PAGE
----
Friday, January 28, 2011

Wanted: A seat on NYPA board

From the 31 January 2011 Greater Niagara Newspapers


By Bob Confer

Do you ever feel like Niagara County is the so-called “red-headed stepchild” when it comes to state governance?

Far too often our voice is ignored – or left completely out of the conversation – when it comes to issues of public importance. Case in point: The inner workings of the New York Power Authority.

It would only make sense that we have a say in the top-level oversight of NYPA given that our county holds the crown jewel of their power generation facilities, the Niagara Power Project. Yet, we don’t. Our local elected officials have tried countless times to ensure that we do, only to be ignored by Albany’s power brokers.

During its January 18th meeting the Niagara County Legislature passed a resolution introduced by Renae Kimble requesting that the state legislature amend the Public Authorities Law to give Niagara County a permanent seat on NYPA’s seven-member board of trustees. This was not the first time such a resolution was passed. Last year it was too, and it actually looked like the wish might have been granted when the New York Senate passed the necessary legislation in early May. But, its companion legislation stalled in the Assembly and then-governor David Paterson was completely disinterested in the matter.

It is hoped that this year things will work out in our favor. The Senate was basically left intact, so it can be assured they will pass the legislation again. Niagara County’s newest assemblyman, John Ceretto, had identified the NYPA seat as a key part of his election campaign, mirroring a fight that he maintained during his tenure in the County legislature. Governor Andrew Cuomo has shown that he’s game for playing hardball with the state’s many public authorities. So, there’s ample hope that we can get a seat at the table.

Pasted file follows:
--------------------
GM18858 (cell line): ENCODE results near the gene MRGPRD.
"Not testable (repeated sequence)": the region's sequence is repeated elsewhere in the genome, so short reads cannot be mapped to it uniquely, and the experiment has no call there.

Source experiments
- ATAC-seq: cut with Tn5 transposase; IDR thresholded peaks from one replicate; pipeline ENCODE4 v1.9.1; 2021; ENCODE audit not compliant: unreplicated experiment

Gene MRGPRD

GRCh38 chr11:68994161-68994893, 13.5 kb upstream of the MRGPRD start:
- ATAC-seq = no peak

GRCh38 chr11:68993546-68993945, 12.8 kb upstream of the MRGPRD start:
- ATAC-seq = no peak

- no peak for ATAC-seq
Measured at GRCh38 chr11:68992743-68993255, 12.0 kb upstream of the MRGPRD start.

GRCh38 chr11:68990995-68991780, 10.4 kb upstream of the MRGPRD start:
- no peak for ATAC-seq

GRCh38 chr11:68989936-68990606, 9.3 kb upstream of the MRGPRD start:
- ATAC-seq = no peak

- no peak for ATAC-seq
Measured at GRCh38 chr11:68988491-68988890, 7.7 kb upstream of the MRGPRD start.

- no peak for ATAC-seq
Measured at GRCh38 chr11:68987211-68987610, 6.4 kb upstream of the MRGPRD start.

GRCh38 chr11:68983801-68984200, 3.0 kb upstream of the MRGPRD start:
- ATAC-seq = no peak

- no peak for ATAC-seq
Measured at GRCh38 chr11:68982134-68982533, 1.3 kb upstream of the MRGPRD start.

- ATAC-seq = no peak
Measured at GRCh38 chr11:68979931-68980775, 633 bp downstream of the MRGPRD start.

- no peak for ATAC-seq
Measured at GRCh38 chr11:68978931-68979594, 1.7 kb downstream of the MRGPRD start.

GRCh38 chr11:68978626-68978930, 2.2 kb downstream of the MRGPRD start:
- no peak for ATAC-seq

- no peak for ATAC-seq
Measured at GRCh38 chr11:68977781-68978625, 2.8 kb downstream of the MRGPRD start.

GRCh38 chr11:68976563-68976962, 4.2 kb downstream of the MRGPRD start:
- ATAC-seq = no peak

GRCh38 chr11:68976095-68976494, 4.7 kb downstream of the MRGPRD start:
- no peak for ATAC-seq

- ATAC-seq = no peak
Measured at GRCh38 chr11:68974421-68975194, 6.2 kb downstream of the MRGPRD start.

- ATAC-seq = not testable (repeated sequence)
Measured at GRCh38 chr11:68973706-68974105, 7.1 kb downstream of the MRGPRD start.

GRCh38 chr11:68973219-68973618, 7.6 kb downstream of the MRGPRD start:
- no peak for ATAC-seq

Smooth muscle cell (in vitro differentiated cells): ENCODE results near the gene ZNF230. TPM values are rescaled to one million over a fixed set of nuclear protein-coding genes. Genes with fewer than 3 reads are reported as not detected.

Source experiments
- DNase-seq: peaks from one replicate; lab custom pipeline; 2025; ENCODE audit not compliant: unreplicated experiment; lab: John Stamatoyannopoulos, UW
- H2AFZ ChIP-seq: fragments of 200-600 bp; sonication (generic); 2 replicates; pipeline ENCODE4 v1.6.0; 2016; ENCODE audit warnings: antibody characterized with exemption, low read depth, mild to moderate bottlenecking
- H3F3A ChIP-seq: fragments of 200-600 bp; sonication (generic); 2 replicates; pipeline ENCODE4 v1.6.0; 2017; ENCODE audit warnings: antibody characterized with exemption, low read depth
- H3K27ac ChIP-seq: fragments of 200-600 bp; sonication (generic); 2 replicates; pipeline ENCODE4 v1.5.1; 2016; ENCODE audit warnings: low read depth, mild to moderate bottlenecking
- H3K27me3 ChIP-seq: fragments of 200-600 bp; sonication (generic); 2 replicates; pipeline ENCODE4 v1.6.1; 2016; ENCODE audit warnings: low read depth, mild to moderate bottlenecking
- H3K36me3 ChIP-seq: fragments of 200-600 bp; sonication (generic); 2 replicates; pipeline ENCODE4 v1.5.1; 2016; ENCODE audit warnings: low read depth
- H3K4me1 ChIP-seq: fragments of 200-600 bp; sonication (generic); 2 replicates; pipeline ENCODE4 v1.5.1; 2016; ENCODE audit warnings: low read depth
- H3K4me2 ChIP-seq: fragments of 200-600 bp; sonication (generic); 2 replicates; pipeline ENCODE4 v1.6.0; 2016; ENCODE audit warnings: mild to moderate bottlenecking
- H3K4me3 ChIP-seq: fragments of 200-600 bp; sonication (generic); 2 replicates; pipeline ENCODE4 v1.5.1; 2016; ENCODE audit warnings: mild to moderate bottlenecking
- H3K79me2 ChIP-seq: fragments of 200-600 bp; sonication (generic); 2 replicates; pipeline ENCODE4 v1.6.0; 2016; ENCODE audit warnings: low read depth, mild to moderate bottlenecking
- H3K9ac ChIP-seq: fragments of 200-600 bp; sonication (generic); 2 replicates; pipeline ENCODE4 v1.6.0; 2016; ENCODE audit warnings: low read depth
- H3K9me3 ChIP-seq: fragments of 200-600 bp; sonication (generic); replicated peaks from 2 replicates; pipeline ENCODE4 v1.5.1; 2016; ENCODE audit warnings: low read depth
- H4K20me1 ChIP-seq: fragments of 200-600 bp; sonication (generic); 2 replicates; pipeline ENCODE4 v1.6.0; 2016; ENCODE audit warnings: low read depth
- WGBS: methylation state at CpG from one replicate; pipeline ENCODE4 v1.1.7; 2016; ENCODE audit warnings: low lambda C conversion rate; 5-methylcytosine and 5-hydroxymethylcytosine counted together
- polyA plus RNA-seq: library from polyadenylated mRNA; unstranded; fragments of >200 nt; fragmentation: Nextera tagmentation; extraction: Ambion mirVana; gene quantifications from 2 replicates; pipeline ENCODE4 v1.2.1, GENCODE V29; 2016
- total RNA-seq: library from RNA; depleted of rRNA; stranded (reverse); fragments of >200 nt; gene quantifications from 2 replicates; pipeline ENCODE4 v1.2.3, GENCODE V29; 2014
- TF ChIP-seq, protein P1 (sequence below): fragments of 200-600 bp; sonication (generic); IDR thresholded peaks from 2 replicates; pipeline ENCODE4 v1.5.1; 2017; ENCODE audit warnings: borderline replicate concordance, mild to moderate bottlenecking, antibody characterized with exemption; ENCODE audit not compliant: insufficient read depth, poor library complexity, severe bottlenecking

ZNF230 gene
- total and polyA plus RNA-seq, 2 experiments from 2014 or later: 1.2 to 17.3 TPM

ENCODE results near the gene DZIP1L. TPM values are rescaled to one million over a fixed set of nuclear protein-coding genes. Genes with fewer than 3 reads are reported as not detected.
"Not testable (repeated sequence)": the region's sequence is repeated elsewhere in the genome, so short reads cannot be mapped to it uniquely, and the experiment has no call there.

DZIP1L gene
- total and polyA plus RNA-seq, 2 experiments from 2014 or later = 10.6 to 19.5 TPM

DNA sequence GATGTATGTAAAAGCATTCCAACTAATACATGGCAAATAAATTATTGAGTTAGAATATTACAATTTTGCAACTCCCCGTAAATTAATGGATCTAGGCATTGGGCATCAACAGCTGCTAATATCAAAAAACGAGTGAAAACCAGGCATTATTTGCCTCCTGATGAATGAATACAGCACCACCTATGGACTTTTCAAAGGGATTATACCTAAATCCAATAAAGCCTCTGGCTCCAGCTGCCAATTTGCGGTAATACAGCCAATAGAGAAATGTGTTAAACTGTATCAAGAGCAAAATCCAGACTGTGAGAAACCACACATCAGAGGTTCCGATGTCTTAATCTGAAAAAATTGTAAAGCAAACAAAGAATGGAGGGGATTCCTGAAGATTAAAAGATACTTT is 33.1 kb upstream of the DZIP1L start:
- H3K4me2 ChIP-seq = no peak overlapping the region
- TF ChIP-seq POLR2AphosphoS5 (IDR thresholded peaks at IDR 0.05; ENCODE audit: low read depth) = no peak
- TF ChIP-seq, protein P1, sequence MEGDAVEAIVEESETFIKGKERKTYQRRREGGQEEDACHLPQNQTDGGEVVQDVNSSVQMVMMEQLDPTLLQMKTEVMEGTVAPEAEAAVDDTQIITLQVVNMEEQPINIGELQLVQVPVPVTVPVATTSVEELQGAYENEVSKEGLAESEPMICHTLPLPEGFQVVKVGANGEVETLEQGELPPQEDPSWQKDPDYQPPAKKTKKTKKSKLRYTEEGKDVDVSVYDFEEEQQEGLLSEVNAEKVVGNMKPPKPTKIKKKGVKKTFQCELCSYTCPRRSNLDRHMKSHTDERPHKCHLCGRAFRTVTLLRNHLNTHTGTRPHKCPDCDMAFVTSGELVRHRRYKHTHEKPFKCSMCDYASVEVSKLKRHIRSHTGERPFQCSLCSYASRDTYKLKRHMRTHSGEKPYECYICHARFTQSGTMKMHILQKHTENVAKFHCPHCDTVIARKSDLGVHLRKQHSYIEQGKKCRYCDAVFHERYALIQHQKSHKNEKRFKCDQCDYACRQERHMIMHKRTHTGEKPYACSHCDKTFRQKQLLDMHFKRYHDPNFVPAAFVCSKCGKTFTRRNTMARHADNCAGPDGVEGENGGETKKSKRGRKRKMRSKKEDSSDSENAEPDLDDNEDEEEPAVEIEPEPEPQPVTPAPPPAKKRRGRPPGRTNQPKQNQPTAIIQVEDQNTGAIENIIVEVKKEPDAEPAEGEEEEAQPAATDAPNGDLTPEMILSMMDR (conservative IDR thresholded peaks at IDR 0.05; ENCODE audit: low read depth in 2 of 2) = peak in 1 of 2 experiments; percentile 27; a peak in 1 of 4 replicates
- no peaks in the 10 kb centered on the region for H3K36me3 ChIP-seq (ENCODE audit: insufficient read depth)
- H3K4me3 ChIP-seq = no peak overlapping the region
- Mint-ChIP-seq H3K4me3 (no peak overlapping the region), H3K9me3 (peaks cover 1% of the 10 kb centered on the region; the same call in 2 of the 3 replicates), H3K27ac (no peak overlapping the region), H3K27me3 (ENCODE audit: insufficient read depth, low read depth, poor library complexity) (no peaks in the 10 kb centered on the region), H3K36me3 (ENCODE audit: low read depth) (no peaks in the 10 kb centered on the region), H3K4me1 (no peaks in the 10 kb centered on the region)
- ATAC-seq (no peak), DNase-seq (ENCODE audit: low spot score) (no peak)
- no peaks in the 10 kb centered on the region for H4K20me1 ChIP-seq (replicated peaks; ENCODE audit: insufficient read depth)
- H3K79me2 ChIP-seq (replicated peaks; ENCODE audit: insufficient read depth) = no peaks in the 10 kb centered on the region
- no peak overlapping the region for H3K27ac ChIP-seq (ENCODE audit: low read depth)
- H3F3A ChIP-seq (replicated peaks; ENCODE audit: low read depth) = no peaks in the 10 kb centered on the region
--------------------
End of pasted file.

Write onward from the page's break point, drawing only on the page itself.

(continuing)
But, we need more than hope. We need action. There’s power in numbers. Sure, resolutions from legislative bodies can be effective, but they need our support. I can’t say enough how important it is that you send a letter in support of the County’s resolution to the likes of Governor Cuomo, Assembly Speaker Sheldon Silver, Senate Majority Leader Dean Skelos and Richard Kessel, the head of the New York Power Authority. If enough Niagara County residents send letters it will become grossly apparent that this is an issue of great importance to our socioeconomic well-being.

As a local resident and worker you should want representation at NYPA because the Niagara Power Project has such far-reaching impact on your day-to-day life (and it could have more). It is the largest electricity producer in the state, one capable of 2.4 million kilowatts. To put that into perspective, that’s enough power for 1,200 factories the size of Confer Plastics or 2,500 villages the size of Middleport. That’s a serious amount of low-cost power that should be used for the benefit of the region, rather than subsidizing NYPA’s downstate operations and clientele.

When he took over the Authority, Richard Kessel had promised a greater attentiveness to Niagara County’s needs. We have seen that to an extent with the huge allotments of inexpensive energy to Yahoo and Verizon (15 and 25 megawatts respectively). But, our community is more than 2 corporations just now calling it home. There are 4,500 business and 99,000 housing units in our borders, all of which have a true vested interest in Niagara County and could benefit from greater accessibility to Niagara power and profits.

Local companies and homeowners pay some of the highest utility rates in the nation. Just think of the benefits we all could reap and the volatile economic development that would occur, if we were all allowed a bigger piece of the pie. As I noted in earlier columns, were our rates to be made “average” (as compared to the rest of the United States), the typical local household would have an extra $708 to spend every year. That’s pretty significant.

Only 4 times in the 80 year history of the New York Power Authority has a Niagara County resident held a position on the board, despite the Niagara River’s long and storied history as the world’s greatest natural generator. That’s a key reason why our region has lost so many businesses and so many young people; we’ve never had the chance to maximize the assets our area possesses. It’s time we had a say in that.

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